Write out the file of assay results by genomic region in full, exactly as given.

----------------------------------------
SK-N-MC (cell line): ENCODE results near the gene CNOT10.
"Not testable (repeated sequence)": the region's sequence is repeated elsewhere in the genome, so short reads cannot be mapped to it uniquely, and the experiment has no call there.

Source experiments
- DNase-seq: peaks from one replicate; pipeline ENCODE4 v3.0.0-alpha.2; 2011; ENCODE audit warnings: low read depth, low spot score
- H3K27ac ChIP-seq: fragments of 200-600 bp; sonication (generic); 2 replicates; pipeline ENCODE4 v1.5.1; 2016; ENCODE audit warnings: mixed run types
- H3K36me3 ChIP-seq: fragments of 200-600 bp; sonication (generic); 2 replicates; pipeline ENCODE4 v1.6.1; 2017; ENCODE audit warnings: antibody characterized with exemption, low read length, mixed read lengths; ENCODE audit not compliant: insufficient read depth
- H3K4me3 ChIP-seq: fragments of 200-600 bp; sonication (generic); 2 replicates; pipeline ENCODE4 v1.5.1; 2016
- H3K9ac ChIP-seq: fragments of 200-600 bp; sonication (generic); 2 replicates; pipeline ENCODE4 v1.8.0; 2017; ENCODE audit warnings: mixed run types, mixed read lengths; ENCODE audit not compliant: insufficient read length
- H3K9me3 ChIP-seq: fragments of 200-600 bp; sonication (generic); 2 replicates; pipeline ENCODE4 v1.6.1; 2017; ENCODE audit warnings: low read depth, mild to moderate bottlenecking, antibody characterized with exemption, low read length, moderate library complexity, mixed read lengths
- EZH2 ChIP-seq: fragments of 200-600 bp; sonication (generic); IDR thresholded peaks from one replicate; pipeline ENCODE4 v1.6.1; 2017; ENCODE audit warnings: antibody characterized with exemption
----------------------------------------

SK-N-MC (cell line): ENCODE results near the gene CNOT10.
"Not testable (repeated sequence)": the region's sequence is repeated elsewhere in the genome, so short reads cannot be mapped to it uniquely, and the experiment has no call there.

Source experiments
- DNase-seq: peaks from one replicate; pipeline ENCODE4 v3.0.0-alpha.2; 2011; ENCODE audit warnings: low read depth, low spot score
- H3K27ac ChIP-seq: fragments of 200-600 bp; sonication (generic); 2 replicates; pipeline ENCODE4 v1.5.1; 2016; ENCODE audit warnings: mixed run types
- H3K36me3 ChIP-seq: fragments of 200-600 bp; sonication (generic); 2 replicates; pipeline ENCODE4 v1.6.1; 2017; ENCODE audit warnings: antibody characterized with exemption, low read length, mixed read lengths; ENCODE audit not compliant: insufficient read depth
- H3K4me3 ChIP-seq: fragments of 200-600 bp; sonication (generic); 2 replicates; pipeline ENCODE4 v1.5.1; 2016
- H3K9ac ChIP-seq: fragments of 200-600 bp; sonication (generic); 2 replicates; pipeline ENCODE4 v1.8.0; 2017; ENCODE audit warnings: mixed run types, mixed read lengths; ENCODE audit not compliant: insufficient read length
- H3K9me3 ChIP-seq: fragments of 200-600 bp; sonication (generic); 2 replicates; pipeline ENCODE4 v1.6.1; 2017; ENCODE audit warnings: low read depth, mild to moderate bottlenecking, antibody characterized with exemption, low read length, moderate library complexity, mixed read lengths
- EZH2 ChIP-seq: fragments of 200-600 bp; sonication (generic); IDR thresholded peaks from one replicate; pipeline ENCODE4 v1.6.1; 2017; ENCODE audit warnings: antibody characterized with exemption